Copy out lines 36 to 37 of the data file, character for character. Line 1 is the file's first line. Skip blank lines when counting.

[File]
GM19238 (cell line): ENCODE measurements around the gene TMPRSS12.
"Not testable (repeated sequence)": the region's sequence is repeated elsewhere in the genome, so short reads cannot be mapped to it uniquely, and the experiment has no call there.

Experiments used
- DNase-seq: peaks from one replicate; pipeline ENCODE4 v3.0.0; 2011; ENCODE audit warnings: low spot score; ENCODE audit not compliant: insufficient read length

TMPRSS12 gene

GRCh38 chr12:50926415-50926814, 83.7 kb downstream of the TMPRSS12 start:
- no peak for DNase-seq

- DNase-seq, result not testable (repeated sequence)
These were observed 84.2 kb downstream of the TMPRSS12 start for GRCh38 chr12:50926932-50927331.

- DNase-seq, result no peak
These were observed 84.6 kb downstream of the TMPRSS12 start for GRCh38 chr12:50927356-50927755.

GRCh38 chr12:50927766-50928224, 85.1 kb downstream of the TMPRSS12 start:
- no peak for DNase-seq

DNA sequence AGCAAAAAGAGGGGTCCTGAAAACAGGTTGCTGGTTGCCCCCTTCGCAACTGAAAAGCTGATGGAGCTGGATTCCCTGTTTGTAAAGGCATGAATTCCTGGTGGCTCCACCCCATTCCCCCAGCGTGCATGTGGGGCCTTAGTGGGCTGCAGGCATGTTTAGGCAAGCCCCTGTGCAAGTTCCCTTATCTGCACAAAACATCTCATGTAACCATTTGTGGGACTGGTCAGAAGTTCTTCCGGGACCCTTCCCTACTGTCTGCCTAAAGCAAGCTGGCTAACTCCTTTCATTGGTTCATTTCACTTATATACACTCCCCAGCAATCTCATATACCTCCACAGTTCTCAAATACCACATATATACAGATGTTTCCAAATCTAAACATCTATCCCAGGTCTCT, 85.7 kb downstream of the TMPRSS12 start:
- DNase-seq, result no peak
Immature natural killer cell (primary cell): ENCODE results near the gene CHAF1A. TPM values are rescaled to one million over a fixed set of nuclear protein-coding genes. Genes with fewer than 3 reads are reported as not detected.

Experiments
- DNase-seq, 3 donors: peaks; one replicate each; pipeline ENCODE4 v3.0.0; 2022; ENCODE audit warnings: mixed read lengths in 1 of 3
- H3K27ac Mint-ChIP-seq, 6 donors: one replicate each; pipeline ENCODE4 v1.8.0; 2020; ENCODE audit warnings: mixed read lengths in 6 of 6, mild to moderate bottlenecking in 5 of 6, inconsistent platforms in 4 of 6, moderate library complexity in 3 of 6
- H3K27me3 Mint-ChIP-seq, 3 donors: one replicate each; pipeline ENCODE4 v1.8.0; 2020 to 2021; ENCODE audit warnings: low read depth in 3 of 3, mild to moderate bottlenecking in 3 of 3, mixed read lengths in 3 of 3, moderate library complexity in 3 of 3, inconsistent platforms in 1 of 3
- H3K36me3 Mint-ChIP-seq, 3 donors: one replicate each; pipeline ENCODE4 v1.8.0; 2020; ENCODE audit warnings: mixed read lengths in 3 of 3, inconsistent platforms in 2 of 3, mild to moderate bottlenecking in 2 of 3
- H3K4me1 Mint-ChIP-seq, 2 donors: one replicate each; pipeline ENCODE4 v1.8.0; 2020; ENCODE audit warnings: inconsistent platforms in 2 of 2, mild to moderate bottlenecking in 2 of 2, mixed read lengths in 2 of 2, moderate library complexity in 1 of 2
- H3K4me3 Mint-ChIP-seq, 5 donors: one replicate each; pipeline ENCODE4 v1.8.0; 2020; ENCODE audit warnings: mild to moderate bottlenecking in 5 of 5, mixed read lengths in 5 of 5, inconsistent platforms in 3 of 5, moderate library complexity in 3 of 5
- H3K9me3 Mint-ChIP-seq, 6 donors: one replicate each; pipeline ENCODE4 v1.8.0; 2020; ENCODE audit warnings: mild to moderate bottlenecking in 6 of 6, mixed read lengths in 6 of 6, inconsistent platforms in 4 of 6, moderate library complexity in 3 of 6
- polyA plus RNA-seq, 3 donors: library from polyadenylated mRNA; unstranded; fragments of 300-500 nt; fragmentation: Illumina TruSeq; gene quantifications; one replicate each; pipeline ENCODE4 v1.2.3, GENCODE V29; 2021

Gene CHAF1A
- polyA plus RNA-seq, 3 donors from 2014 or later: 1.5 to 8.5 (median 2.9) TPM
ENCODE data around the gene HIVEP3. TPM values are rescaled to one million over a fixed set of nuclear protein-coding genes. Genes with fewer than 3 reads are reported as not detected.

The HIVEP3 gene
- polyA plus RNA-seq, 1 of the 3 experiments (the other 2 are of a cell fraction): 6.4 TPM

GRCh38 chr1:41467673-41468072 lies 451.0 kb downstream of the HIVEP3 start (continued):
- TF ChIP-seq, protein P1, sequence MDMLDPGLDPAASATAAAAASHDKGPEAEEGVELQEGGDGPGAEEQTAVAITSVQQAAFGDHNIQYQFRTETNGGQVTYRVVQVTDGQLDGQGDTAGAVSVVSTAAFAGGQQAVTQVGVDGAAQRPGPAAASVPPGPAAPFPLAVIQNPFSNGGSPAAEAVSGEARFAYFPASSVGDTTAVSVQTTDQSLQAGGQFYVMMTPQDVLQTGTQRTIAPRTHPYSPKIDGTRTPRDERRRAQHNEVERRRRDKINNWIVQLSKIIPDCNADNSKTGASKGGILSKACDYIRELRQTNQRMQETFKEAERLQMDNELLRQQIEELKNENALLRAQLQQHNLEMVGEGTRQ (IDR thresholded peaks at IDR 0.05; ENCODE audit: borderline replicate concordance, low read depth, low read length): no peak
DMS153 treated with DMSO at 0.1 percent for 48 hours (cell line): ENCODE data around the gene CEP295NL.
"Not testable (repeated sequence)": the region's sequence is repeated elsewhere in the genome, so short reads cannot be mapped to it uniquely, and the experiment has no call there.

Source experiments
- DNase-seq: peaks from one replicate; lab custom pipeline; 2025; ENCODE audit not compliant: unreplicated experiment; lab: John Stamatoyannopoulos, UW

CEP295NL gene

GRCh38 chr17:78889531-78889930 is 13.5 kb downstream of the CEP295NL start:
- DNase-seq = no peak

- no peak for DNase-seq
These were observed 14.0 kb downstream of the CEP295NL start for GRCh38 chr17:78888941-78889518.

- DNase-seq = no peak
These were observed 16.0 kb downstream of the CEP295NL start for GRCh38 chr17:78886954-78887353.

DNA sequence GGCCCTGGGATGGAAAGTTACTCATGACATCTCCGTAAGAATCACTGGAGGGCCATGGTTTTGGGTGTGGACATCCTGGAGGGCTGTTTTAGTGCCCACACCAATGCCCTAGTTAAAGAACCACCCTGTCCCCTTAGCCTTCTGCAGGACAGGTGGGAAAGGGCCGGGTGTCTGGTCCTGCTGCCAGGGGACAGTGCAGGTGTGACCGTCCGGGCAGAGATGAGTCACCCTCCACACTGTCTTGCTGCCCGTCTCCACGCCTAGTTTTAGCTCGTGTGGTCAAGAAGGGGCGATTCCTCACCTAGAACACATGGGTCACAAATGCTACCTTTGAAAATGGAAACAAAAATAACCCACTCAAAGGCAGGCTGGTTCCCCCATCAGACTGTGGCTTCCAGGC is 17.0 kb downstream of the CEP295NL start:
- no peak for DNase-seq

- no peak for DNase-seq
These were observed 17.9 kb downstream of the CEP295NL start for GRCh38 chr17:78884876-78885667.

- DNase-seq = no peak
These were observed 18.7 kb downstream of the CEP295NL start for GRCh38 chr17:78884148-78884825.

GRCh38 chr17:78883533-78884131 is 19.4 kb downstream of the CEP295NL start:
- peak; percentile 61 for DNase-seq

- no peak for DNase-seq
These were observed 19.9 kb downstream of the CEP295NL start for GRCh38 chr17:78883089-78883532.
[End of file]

- DNase-seq: peaks from one replicate; lab custom pipeline; 2025; ENCODE audit not compliant: unreplicated experiment; lab: John Stamatoyannopoulos, UW

CEP295NL gene